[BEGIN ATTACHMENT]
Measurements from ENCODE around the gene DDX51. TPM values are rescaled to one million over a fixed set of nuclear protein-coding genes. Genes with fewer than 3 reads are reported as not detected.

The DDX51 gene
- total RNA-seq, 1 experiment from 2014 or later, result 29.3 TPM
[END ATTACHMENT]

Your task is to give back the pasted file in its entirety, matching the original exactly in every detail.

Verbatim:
Measurements from ENCODE around the gene DDX51. TPM values are rescaled to one million over a fixed set of nuclear protein-coding genes. Genes with fewer than 3 reads are reported as not detected.

The DDX51 gene
- total RNA-seq, 1 experiment from 2014 or later, result 29.3 TPM